Hi I have been reading the posts and have not find to many on or for type one diabetics who are "grown" what I see mostly is for type 2's, but, my question is my bloodsugar for the past 2 days has been continually high and I have been testing every 3 hours bc of this and it is so very fustrating, I did hurt my lower back, recently like 2 days ago and also I am a chronic "worrier" any suggestions? Could hurting back cause this?
There are some people who post here that are Type 1 Diabetics, but the majority are Type 2.
Physical and emotional stress can elevate blood glucose readings regardless of the type of Diabetes. Chronic or acute pain definitely does, as well as worrying or being anxious. Your wisest move would be to discuss all this with your doctor for further evaluation and treatment.
I pray you can get answers soon.
Click on my username or avatar picture to read my story.
Hi there. I was diagnosed with type 1 in 1966 - so I have a bit of experience. I typically found that I would have to raise my basal when I was in pain, but I wouldn't do it too much because when the pain went away, I would crash suddenly. I would also make sure to test more (as you are) and then hammer down the high blood sugar as necessary with additional injections (being careful not to stack).
Yes, both worry and pain can cause your glucose to rise. Talk to your doc about getting something for the pain and try to work on relaxing.
Ty Mrs.Cora and that is such a interesting story about your life, I have a doc but he is not a diabetes specialist I am looking for one endocrinologist thry are far and few in between, or very expensive, I did discuss the bs issue with my reg. Doc but hmm not much help, I try to manage my diab as close as possible but ty for your response and I would like know more on the transplant about like what is life like now for you, and how you dealt with it at first, I myself hope to live long enough to msybe have that but anyway if you dont mind could you write more on your story ty aga in takecare
Hi dave ty for your response as I read your story my issues pale in comparison, I am so sorry you have to go through all that pain, I will Pray for you and May God always comfort and give you Peace..... takecare
Hi Laloofa. I have now had my pancreas transplant for over 5 years. It's amazing how quickly you get out of the habit of testing. It's fun to do now as there are no surprises. I used to get sudden and unexpected highs. I had it done subsequent to my kidney transplant. It is one of only 2 reasons they will do the surgery. If you have/need a kidney transplant (so you have to take the drugs anyway) or if you are very hypoglycemically unaware and are in danger. I did have some problems afterwards, but those issues have now been resolved. I still carb count because it is a habit and still typically limit my snacks to the equivalent of what would have been for me one unit of insulin. It's funny how some things affect your habits.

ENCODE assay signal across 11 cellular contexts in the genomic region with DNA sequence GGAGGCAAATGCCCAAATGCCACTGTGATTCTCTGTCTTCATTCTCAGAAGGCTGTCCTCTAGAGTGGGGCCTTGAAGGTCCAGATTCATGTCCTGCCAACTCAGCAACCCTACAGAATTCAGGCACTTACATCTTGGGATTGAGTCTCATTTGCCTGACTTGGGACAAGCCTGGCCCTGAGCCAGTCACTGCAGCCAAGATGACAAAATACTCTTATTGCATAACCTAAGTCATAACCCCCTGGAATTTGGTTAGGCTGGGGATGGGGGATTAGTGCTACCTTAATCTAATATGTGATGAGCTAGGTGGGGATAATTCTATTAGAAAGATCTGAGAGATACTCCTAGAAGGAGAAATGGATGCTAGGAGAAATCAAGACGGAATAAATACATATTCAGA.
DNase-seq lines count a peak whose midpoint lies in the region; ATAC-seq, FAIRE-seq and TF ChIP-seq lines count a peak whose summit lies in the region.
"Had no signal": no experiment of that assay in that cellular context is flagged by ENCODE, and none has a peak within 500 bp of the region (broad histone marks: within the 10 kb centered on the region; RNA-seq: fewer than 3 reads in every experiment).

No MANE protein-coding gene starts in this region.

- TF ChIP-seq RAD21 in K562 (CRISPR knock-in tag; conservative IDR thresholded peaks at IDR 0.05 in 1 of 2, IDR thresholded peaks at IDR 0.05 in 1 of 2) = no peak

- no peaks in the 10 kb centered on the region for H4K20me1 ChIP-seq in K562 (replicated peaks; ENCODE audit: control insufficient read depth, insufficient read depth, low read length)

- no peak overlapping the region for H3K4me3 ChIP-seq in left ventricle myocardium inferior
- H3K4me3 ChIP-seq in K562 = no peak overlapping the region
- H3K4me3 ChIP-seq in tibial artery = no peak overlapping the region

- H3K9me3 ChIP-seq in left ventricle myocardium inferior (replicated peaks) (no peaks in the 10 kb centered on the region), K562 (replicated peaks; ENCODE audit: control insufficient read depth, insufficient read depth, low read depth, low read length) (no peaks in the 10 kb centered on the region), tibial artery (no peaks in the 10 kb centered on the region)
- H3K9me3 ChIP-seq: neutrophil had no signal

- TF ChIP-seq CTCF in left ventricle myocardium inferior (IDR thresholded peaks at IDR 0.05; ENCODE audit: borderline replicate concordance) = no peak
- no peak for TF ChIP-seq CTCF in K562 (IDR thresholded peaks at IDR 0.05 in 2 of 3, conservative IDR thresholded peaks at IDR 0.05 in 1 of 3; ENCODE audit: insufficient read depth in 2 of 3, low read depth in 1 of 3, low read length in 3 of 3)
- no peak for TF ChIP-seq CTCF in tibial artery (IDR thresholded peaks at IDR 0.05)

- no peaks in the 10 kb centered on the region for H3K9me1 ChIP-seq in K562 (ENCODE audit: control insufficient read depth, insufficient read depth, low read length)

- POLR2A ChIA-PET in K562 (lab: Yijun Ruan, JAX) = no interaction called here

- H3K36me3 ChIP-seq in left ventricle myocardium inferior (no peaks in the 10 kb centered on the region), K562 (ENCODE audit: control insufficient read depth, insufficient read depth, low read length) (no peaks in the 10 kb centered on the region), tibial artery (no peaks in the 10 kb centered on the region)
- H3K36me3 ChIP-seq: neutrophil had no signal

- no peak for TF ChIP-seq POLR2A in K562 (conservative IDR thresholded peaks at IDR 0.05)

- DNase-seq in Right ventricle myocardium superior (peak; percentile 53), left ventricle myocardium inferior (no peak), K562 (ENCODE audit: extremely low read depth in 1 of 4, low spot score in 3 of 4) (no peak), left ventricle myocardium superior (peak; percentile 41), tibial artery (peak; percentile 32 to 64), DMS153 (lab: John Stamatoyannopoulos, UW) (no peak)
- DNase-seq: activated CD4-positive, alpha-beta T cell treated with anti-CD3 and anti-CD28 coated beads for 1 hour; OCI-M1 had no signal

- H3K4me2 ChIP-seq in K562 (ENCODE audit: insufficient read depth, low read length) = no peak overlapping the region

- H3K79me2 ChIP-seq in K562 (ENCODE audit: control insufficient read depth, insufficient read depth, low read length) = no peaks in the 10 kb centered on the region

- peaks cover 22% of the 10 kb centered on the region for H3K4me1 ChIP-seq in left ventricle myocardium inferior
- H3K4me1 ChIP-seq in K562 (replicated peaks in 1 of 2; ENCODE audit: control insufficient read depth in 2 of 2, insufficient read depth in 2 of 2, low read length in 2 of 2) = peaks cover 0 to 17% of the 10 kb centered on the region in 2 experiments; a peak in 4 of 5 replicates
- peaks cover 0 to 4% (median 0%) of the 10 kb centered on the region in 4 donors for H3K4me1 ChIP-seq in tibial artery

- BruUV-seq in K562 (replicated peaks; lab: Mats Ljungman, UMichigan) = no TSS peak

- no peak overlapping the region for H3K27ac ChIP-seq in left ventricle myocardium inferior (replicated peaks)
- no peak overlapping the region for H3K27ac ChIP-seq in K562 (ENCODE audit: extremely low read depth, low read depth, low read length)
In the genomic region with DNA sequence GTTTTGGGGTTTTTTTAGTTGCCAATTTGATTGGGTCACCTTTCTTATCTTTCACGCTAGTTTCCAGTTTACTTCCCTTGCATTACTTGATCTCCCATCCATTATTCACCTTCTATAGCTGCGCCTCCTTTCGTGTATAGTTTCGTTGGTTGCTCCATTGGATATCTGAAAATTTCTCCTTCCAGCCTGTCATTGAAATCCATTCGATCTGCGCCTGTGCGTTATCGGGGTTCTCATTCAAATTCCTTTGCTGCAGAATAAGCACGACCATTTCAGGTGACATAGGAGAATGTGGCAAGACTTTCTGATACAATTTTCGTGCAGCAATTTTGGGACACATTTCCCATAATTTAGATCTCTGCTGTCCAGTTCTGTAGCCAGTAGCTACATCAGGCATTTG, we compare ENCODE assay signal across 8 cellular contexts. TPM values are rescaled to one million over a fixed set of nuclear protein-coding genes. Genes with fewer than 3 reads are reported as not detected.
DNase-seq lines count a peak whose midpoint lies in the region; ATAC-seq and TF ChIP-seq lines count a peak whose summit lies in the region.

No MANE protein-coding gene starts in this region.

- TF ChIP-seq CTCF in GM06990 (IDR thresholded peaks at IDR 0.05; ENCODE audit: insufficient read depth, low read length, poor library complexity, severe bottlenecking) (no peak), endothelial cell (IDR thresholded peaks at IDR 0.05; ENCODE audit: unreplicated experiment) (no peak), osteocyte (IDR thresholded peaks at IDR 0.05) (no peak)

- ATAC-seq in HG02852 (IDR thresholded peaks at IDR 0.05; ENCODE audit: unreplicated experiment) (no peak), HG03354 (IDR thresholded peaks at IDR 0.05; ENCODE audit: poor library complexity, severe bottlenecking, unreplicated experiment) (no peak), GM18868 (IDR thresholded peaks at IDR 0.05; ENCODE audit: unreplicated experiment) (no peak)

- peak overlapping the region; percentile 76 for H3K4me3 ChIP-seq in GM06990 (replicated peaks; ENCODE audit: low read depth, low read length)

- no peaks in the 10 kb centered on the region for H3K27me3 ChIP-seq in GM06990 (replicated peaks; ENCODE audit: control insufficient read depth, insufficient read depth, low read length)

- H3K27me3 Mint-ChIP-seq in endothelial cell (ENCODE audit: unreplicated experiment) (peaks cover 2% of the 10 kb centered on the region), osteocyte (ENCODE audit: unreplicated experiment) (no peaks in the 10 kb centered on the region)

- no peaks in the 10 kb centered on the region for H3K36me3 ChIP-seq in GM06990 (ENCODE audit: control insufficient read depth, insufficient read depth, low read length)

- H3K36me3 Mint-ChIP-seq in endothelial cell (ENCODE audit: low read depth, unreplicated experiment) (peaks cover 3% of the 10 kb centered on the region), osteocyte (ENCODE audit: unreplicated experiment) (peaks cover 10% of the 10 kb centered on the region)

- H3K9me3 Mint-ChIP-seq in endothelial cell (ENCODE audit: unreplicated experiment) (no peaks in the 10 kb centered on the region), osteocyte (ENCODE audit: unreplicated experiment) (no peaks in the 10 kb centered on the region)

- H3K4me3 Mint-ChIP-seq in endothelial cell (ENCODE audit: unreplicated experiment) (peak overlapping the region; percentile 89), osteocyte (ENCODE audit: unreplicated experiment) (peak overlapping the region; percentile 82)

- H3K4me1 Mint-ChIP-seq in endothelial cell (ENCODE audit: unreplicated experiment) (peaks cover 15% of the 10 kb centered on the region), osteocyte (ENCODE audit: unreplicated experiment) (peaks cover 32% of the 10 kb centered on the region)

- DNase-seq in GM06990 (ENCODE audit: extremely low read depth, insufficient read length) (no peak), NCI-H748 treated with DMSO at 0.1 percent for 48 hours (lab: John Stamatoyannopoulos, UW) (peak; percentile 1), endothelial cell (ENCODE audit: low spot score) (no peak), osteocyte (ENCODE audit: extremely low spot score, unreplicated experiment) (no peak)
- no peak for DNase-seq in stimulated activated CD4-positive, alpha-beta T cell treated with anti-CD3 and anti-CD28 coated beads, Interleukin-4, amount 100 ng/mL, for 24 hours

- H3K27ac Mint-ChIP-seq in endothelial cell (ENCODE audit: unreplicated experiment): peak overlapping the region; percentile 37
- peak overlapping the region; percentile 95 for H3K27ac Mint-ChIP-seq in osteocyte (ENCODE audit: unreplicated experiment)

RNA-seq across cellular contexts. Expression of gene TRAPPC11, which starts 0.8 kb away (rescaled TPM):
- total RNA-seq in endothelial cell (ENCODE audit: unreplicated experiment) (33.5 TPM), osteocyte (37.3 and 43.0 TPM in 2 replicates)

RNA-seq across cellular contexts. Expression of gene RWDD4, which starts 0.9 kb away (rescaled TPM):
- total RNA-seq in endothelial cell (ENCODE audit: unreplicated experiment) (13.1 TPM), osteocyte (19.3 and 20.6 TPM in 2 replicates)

Just as an aside, if you have having problems finding a good endo, a couple of good books to get are "Think Like a Pancreas" and "Using Insulin". Both will help you adjust for your pain and stress issues. I have read them both and found them very helpful.
I have a GI condition that can be very painful. If I have a lot of pain, it is very clear that my BG spikes. My MD agrees. My pharmacist has pointed out correctly that if my BG hovers on the same # and I am ill that is the cause for spikes.
Hi, yes I know how stress and pain can cause spikes, you know it is funny with mine, bc, this week I have been having troubles keeping it up..... lol , well not really funny, but, one week highs and the next lows, cannot make much sense of it.....
You are encouraged to report negative side effects of prescription drugs to the FDA. Visit the FDA MedWatch website or call 1-800-FDA-1088.
The opinions expressed in WebMD Communities are solely those of the User, who may or may not have medical or scientific training. These opinions do not represent the opinions of WebMD. Communities are not reviewed by a WebMD physician or any member of the WebMD editorial staff for accuracy, balance, objectivity, or any other reason except for compliance with our Terms and Conditions. Some of these opinions may contain information about treatments or uses of drug products that have not been approved by the U.S. Food and Drug Administration. WebMD does not endorse any specific product, service or treatment.
Do not consider Communities as medical advice. Never delay or disregard seeking professional medical advice from your doctor or other qualified healthcare provider because of something you have read on WebMD. You should always speak with your doctor before you start, stop, or change any prescribed part of your care plan or treatment. WebMD understands that reading individual, real-life experiences can be a helpful resource, but it is never a substitute for professional medical advice, diagnosis, or treatment from a qualified health care provider. If you think you may have a medical emergency, call your doctor or dial 911 immediately.